There was some controversy over my recent post about scientific publishing and a bill proposed by Representative John Conyers (D-MI) to make it difficult or impossible for scientists to openly publish their work so that it is freely accessible. The way I read the bill, scientists with federal funding would not be able to publish their data openly. However, some commenters disagreed, saying the bill did not do at all what I said it would.
However, Lawrence Lessig -- a professor of law at Stanford -- was interviewed about this very bill, and his conclusions are very similar to what I originally wrote. Because of this, I will for now stand by my original conclusion: this bill would prevent or make it very difficult for scientists to distribute their work except through very expensive journals, and that this would slow scientific progress due to the lack of open source publication of research. If better evidence comes along, then I am willing to listen, of course.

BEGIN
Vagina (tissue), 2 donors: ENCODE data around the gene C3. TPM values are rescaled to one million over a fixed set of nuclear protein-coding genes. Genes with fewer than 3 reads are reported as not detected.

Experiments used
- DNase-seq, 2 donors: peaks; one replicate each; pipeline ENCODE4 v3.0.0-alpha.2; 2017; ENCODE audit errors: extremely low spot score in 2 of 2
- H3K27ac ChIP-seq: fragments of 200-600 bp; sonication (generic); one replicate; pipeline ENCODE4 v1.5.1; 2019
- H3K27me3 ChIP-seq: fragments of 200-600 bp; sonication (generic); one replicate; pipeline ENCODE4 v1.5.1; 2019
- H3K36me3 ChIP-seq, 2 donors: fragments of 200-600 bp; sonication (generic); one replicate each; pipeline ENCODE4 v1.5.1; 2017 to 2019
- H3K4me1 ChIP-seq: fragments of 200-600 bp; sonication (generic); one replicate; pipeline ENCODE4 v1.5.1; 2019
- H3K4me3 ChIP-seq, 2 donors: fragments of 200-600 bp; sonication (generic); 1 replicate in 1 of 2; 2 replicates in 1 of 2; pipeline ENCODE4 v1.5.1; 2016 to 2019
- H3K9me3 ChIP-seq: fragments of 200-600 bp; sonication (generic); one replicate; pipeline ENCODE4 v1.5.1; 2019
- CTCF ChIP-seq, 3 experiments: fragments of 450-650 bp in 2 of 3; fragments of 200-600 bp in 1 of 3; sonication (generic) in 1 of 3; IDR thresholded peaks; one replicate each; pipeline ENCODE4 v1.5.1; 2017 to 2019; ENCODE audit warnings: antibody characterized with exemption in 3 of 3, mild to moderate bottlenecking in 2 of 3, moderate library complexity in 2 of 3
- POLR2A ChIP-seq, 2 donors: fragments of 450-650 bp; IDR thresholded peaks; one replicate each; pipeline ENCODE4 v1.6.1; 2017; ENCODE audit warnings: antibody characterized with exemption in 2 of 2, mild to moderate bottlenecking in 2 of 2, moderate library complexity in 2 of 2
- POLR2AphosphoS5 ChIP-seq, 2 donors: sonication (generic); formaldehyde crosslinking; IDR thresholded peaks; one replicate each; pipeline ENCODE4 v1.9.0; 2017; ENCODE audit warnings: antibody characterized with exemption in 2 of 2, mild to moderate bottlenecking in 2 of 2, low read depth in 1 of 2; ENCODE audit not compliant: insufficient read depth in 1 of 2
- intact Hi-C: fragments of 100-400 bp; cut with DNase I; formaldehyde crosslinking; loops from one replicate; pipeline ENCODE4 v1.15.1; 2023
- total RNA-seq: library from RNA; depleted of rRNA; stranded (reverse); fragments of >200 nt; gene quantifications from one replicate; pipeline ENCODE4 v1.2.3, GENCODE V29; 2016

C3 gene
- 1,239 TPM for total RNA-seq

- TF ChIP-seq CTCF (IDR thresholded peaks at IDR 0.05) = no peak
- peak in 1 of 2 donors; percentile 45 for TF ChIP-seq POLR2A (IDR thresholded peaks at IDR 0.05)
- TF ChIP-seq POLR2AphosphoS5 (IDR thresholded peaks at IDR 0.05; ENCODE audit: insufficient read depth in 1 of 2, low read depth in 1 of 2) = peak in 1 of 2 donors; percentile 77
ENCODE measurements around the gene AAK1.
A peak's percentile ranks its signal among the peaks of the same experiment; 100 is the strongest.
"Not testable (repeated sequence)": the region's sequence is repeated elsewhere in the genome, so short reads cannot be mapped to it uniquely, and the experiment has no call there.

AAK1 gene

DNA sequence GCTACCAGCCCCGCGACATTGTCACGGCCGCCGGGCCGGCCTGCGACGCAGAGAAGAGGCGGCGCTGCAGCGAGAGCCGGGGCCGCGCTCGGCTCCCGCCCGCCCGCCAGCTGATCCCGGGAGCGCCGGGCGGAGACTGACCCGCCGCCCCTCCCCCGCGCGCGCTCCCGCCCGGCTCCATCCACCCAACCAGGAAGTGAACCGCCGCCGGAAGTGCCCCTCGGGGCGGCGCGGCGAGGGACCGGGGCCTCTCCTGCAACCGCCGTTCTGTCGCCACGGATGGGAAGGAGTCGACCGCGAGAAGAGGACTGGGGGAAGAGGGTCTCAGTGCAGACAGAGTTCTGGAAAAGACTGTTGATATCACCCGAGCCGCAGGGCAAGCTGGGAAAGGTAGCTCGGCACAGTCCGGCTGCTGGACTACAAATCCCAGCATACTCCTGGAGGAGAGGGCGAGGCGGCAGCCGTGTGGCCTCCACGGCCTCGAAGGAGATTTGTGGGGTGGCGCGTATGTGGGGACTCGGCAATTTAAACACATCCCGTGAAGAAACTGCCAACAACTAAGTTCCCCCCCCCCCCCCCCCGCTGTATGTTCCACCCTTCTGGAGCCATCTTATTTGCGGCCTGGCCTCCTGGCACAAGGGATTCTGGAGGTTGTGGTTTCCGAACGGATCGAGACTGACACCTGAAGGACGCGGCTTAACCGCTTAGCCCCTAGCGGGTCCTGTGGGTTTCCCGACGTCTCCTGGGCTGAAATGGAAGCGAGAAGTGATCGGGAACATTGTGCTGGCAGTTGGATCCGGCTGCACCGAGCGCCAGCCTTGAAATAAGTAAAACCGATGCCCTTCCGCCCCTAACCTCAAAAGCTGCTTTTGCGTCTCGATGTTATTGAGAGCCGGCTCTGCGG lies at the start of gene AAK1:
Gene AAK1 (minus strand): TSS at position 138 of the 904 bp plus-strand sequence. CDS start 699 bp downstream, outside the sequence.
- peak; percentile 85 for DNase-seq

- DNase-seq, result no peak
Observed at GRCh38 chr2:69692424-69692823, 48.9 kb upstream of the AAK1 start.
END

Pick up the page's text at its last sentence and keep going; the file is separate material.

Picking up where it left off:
As it stands now, Representative Conyers has posted a rebuttal to Lessig on The Huffington Post. I'll add that I do think that Lessig's attacks on Conyers about corruption are strident; I myself said that it's interesting that Conyers received far more than average donations from the publishing industry, but note that the total amount isn't much (about $9000).
Lessig has posted a rebuttal to this, and so on it goes. I will continue to read about this as I have time and it progresses.